The Leicester City Football Club is on the brink of one of the most extraordinary achievements in all of sports. A win over Manchester United today at that legendary and enormous club’s Old Trafford stadium would earn Leicester City three points and give them the English Premier League title.
Iconic British striker Alan Shearer, whose Blackburn Rovers surprisingly won the Premier League title in 1995, had this to say about Leicester City’s achievements after the Foxes had dismantled Manchester City in February to go six points clear at the top of the table: “Not just the greatest feat in the Premier League era, but the best achievement the top flight has ever seen.”
The English football league was founded in 1888 and developed into four divisions. Its First Division broke away and named itself the Premier League in 1992. Since then, Manchester United has won the Premier League title 13 times and only four other teams have won the title in the 20-team league. Manchester United, Manchester City, Arsenal and Chelsea are regarded as the giants of the league, swimming in a pool of minnows. Now, a minnow is writing one whale of story.
Leicester City has spent 122 years in the English football system, 49 of them in the top flight. It has never won the top tier title, finishing second once in 1929. In the system of relegation and elevation employed by soccer associations around the world, Leicester has been up and down between the top two leagues and has only been in the third division once, for the 2008 season. Now the Foxes are at the top of the Premier League table, having started the season at 5,000-1 odds to win the title and astonishingly becoming the odds-on favorite. They are seven points clear of second-place Tottenham with three games to go and any three points from those games give them the title.
New Yorker Jason Becker, along with twin brother Jordan, formed the New York Foxes supporters club in 2011 after taking a liking to the team in 1998. This morning they will be at the Legends sports bar in Manhattan along with fellow supporters trying to will their team to the title.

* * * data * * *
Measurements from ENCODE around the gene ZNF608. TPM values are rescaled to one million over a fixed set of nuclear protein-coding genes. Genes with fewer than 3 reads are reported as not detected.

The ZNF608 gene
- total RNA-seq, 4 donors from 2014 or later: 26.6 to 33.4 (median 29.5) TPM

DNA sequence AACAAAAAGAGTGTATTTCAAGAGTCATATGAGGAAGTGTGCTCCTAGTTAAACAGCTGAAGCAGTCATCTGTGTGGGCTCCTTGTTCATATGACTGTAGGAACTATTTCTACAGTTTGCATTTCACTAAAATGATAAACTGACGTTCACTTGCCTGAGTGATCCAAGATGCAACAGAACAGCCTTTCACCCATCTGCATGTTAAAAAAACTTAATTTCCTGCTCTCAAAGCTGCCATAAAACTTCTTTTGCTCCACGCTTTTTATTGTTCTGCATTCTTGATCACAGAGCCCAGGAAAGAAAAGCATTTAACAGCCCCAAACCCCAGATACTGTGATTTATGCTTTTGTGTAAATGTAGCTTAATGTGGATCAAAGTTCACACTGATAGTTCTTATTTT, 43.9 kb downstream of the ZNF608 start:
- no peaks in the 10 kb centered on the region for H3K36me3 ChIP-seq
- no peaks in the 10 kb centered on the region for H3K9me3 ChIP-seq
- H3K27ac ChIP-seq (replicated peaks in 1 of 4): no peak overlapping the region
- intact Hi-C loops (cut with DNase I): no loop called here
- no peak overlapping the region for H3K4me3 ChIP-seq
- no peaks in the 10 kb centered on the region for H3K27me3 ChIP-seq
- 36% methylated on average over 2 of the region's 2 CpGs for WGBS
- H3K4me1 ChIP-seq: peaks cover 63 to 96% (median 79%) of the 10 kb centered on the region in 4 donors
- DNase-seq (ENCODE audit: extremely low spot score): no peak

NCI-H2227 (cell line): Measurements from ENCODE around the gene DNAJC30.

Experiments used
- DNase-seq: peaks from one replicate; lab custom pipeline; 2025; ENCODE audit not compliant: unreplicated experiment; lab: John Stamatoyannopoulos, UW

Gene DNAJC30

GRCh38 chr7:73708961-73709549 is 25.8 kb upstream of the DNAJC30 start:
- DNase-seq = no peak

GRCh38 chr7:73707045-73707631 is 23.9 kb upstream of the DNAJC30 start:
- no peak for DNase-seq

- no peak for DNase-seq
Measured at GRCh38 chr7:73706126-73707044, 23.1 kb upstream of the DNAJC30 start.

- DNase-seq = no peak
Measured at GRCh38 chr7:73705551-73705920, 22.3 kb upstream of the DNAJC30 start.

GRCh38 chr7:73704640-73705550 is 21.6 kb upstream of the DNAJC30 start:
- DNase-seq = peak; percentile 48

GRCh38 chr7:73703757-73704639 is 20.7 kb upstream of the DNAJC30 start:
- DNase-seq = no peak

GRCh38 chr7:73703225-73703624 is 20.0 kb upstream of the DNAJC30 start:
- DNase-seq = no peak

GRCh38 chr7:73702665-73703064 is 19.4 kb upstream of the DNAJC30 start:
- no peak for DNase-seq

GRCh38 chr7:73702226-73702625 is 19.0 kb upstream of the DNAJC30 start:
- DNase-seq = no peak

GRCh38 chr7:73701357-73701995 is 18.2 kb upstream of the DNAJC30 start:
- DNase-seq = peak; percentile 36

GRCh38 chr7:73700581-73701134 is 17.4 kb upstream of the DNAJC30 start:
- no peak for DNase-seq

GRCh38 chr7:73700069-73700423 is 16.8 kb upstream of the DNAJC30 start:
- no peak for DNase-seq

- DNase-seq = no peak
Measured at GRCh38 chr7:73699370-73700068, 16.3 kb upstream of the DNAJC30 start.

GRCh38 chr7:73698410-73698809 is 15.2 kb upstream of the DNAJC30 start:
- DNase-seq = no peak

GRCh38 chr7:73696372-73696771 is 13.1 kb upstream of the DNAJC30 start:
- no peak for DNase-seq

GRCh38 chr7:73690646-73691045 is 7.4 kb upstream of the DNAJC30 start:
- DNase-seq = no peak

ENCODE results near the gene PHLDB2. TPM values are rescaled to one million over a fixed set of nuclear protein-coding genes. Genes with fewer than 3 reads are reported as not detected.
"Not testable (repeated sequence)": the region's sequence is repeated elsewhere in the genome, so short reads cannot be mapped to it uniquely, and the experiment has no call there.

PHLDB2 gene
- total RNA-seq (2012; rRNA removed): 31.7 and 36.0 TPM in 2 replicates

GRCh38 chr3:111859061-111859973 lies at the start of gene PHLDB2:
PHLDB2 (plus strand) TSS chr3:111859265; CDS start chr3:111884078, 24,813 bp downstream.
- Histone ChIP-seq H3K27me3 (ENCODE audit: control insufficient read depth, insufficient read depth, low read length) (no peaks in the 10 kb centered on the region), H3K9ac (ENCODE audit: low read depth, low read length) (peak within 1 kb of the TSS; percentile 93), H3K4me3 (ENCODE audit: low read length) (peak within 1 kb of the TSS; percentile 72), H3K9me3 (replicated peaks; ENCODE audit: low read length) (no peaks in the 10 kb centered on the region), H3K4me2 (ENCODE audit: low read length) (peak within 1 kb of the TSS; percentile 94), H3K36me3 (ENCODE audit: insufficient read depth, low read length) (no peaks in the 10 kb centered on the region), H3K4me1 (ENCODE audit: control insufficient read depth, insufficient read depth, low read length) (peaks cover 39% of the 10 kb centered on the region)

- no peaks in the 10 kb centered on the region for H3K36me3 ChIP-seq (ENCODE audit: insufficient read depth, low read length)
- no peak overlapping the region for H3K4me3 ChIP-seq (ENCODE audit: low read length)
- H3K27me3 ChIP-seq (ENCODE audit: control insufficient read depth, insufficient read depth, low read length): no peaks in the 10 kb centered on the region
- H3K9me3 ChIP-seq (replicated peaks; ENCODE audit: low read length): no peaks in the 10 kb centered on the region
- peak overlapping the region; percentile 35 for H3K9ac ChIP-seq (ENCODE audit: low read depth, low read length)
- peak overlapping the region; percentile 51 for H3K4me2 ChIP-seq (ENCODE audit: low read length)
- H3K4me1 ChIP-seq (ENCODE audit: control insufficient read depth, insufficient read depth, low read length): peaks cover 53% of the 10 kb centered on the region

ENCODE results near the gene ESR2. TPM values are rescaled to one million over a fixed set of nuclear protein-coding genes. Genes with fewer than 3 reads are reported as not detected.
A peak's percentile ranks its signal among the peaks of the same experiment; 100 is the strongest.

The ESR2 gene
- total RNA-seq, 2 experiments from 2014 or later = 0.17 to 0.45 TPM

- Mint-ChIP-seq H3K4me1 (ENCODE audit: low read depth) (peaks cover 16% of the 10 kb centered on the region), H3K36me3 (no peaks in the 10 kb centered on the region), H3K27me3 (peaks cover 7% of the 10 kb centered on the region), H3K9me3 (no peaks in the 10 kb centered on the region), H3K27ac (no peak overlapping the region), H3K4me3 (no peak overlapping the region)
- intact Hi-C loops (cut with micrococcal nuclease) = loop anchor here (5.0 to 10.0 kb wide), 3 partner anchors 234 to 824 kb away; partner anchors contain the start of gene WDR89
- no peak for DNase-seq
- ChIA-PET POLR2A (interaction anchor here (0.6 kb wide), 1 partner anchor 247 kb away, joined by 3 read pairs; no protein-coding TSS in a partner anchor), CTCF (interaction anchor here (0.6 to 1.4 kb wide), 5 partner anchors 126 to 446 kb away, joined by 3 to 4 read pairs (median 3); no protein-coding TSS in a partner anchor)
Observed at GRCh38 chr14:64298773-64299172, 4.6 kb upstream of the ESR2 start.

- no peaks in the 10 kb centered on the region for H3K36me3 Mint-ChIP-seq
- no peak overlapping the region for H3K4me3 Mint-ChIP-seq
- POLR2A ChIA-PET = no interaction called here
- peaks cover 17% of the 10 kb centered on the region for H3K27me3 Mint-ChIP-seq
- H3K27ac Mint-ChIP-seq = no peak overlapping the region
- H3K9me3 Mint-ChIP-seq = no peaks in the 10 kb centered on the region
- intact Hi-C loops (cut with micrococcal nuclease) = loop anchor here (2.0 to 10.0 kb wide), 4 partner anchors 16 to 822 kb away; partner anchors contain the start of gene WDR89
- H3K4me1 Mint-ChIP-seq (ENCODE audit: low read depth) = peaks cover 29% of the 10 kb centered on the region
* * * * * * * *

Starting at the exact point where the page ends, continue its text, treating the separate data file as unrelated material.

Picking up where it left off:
In February Jason Becker went to Leicester (pronounced Less-ter) to see a game at King Power Stadium against Liverpool, then he traveled to Manchester for the game against Manchester City. The Foxes won both games and made believers out of the soccer world.
“When Jamie Vardy hit that huge volley against Liverpool there was this wave of euphoria that went around the stadium and I really felt like something magical was happening,” said Becker. “Then they pretty handily beat Man City; we all realized this wasn’t a bubble that was going to burst. These guys were going to be there at the end.”
“These guys” have proven themselves to be the real deal. Vardy, who will not play against Man United today because of a two-game suspension, is the league’s third-leading scorer with 22 goals. He set a league record this season by scoring in 11 straight games. Riyad Mahrez is fifth in scoring with 17 goals.
Director of recruitment Steve Walsh, regarded as genius by the Becker brothers, is responsible for most of the players on the current squad, and bringing in N’Golo Kante this season has been the glue that binds together a dynamite midfield. Veteran central defenders Robert Huth and Wesley Morgan are pillars of strength. Goalkeeper Kasper Schmeichel, son of the great ManU keeper Peter Schmeichel, has been solid.
The Thai ownership of the club, which took over in 2010, has invested prudently and efficiently in assembling a team that cost very little. The total price, in dollars, to purchase the current Leicester players was about $80 million. The Manchester City players, who the Foxes dominated in February, cost their Middle East ownership about $650 million. Man City midfielder Kevin De Bruyne cost the club as much as the entire Leicester team.
Ownership has invested in stadium upgrades, sports science and analytics and boldly hired a woman with no football experience, Susan Whelan, as the club’s chief executive. She has largely left the football to the football people, and has expanded the club’s marketing, fan strategy and its presence in the city.
The club’s manager is Claudio Ranieri, who’s hiring before the start of the season last year met with widespread skepticism. The 64-year-old Italian has been with 14 teams in 29 years, and managed Chelsea at the turn of the century for four seasons. He replaced Nigel Pearson, who had brought the Foxes up from the second division and had overseen their escape from relegation last year when they won six of their last eight games. Now, Ranieri is beloved and widely depicted as The Godfather of Leicester football.
He returns that love willingly to his players and to the city of 330,000 located 100 miles north of London. “I want to finish my career here,” says Ranieri, who says this team is unique. “Never have I had a dressing room like this one in my career.”
And never have the loyal Foxes’ supporters had a season like this.
“I think a lot of the fans of the club had higher expectations than the pundits did, but we certainly didn’t expect anything close to this year,” said Becker. “I was being optimistic thinking maybe we could finish around tenth place. We’ve been shocked.”